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Inter-VLAN Routing Operation
Hosts in one VLAN cannot communicate with hosts in another VLAN unless there is a router or a Layer 3 switch to provide routing services. Inter-VLAN routing is the process of forwarding network traffic from one VLAN to another VLAN. Three options include legacy, router-on-a-stick, and Layer 3 switch using SVIs. Legacy used a router with multiple Ethernet interfaces. Each router interface was connected to a switch port in different VLANs. Requiring one physical router interface per VLAN quickly exhausts the physical interface capacity of a router. The ‘router-on-a-stick’ inter-VLAN routing method only requires one physical Ethernet interface to route traffic between multiple VLANs on a network. A Cisco IOS router Ethernet interface is configured as an 802.1Q trunk and connected to a trunk port on a Layer 2 switch. The router interface is configured using subinterfaces to identify routable VLANs. The configured subinterfaces are software-based virtual interfaces, associated with a single physical Ethernet interface. The modern method is Inter-VLAN routing on a Layer 3 switch using SVIs. The SVI is created for a VLAN that exists on the switch. The SVI performs the same functions for the VLAN as a router interface. It provides Layer 3 processing for packets being sent to or from all switch ports associated with that VLAN.
Router-on-a-Stick Inter-VLAN Routing
To configure a switch with VLANs and trunking, complete the following steps: create and name the VLANs, create the management interface, configure access ports, and configure trunking ports. The router-on-a-stick method requires a subinterface to be created for each VLAN to be routed. A subinterface is created using the interface interface_id subinterface_id global configuration mode command. Each router subinterface must be assigned an IP address on a unique subnet for routing to occur. When all subinterfaces have been created, the physical interface must be enabled using the no shutdown interface configuration command. From a host, verify connectivity to a host in another VLAN using the ping command. Use ping to verify connectivity with the host and the switch. To verify and troubleshoot use the show ip route, show ip interface brief, show interfaces, and show interfaces trunk commands.
Inter-VLAN Routing using Layer 3 Switches
Enterprise campus LANs use Layer 3 switches to provide inter-VLAN routing. Layer 3 switches use hardware-based switching to achieve higher-packet processing rates than routers. Capabilities of a Layer 3 switch include routing from one VLAN to another using multiple switched virtual interfaces (SVIs) and converting a Layer 2 switchport to a Layer 3 interface (i.e., a routed port). To provide inter-VLAN routing, Layer 3 switches use SVIs. SVIs are configured using the same interface vlan vlan-id command used to create the management SVI on a Layer 2 switch. A Layer 3 SVI must be created for each of the routable VLANs. To configure a switch with VLANS and trunking, complete the following steps: create the VLANS, create the SVI VLAN interfaces, configure access ports, and enable IP routing. From a host, verify connectivity to a host in another VLAN using the ping command. Next, verify connectivity with the host using the ping Windows host command. VLANs must be advertised using static or dynamic routing. To enable routing on a Layer 3 switch, a routed port must be configured. A routed port is created on a Layer 3 switch by disabling the switchport feature on a Layer 2 port that is connected to another Layer 3 device. The interface can be configured with an IPv4 configuration to connect to a router or another Layer 3 switch. To configure a Layer 3 switch to route with a router, follow these steps: configure the routed port, enable routing, configure routing, verify routing, and verify connectivity.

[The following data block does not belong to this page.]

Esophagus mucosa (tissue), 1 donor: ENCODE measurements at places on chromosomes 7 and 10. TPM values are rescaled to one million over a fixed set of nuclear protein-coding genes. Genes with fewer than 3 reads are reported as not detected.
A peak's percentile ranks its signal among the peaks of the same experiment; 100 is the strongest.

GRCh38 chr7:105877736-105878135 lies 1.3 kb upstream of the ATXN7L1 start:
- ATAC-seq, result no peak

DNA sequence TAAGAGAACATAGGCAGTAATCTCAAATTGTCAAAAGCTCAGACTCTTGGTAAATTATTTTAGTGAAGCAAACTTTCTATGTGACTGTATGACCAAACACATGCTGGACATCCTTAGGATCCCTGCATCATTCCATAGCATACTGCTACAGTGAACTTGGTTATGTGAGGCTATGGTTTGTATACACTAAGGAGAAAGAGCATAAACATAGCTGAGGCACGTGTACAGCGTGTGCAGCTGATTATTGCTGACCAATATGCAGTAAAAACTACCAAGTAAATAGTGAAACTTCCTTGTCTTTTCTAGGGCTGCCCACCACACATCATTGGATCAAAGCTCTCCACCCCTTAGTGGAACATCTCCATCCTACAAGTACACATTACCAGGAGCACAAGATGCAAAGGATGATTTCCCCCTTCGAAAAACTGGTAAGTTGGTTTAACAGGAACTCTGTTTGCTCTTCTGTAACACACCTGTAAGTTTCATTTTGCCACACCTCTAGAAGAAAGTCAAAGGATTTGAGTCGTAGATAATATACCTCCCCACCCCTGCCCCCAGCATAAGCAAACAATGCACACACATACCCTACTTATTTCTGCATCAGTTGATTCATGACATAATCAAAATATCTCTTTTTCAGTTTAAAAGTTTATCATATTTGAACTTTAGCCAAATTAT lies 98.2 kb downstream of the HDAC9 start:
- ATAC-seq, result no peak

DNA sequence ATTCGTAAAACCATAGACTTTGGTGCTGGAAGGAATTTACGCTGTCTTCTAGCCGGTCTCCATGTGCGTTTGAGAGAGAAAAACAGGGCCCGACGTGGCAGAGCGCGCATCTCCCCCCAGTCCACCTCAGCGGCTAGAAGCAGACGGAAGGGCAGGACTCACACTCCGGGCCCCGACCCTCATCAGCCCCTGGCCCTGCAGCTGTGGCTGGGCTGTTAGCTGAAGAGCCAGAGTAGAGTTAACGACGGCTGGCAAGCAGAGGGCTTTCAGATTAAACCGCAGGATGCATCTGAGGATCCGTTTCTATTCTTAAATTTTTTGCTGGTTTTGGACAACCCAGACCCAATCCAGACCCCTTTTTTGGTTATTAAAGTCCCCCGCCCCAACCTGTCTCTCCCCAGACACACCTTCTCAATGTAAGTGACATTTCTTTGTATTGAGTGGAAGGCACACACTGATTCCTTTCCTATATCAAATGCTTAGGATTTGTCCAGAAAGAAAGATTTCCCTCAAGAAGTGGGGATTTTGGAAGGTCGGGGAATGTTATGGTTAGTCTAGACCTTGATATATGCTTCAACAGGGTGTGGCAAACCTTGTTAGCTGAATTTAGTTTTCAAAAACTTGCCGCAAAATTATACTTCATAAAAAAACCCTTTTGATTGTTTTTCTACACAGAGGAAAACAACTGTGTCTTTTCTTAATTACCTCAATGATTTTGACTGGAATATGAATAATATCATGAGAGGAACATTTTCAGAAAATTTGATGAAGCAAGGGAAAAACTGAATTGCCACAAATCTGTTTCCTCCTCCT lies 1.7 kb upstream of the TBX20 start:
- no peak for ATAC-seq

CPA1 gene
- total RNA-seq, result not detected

Troubleshoot Inter-VLAN Routing
There are a number of reasons why an inter-VAN configuration may not work. All are related to connectivity issues such as missing VLANs, switch trunk port issues, switch access port issues, and router configuration issues. A VLAN could be missing if it was not created, it was accidently deleted, or it is not allowed on the trunk link. Another issue for inter-VLAN routing includes misconfigured switch ports. In a legacy inter-VLAN solution, a misconfigured switch port could be caused when the connecting router port is not assigned to the correct VLAN. With a router-on-a-stick solution, the most common cause is a misconfigured trunk port. When a problem is suspected with a switch access port configuration, use ping and show interfaces interface-id switchport commands to identify the problem. Router configuration problems with router-on-a-stick configurations are usually related to subinterface misconfigurations. Verify the subinterface status using the show ip interface brief command.